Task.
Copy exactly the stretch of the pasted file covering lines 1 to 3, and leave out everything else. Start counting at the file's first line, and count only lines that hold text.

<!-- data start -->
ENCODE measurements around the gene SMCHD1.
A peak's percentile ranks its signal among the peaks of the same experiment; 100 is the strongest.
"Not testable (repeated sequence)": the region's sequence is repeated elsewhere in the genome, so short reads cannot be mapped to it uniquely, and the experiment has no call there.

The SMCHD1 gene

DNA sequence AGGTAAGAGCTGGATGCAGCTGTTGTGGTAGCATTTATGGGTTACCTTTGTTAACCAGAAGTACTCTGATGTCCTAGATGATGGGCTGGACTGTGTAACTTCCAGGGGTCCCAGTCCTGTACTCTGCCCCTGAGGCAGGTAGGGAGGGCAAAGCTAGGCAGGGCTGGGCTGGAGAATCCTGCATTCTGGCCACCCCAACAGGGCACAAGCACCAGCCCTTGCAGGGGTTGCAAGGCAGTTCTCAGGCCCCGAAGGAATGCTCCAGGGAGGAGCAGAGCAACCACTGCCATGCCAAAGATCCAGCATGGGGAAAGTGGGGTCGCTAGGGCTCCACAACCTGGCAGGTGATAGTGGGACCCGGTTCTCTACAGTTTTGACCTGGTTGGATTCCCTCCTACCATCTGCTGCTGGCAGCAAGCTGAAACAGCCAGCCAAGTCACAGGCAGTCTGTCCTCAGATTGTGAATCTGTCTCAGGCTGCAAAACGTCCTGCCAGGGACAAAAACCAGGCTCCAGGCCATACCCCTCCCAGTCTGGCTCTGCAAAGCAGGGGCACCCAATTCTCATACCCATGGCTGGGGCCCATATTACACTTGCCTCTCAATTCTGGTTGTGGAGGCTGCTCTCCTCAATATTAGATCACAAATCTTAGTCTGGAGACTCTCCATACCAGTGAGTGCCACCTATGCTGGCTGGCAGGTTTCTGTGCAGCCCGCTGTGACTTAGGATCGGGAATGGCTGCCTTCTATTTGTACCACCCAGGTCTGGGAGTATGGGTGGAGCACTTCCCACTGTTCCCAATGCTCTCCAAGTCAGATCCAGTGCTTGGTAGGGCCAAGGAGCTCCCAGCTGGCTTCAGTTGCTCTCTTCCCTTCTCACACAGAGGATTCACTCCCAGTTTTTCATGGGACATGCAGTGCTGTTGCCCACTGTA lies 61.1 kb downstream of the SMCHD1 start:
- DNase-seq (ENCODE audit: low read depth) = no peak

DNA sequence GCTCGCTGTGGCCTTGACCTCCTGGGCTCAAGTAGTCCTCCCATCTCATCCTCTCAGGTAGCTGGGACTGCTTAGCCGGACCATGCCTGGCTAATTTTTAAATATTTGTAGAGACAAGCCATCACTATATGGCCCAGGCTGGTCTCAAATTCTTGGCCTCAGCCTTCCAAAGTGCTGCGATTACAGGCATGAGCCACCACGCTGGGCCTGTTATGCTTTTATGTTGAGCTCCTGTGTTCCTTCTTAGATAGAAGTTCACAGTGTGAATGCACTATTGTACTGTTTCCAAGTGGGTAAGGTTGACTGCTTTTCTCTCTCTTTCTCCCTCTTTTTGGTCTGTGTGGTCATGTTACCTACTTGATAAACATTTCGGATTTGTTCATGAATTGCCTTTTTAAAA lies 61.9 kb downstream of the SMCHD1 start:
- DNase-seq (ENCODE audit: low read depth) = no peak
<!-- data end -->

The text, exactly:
ENCODE measurements around the gene SMCHD1.
A peak's percentile ranks its signal among the peaks of the same experiment; 100 is the strongest.
"Not testable (repeated sequence)": the region's sequence is repeated elsewhere in the genome, so short reads cannot be mapped to it uniquely, and the experiment has no call there.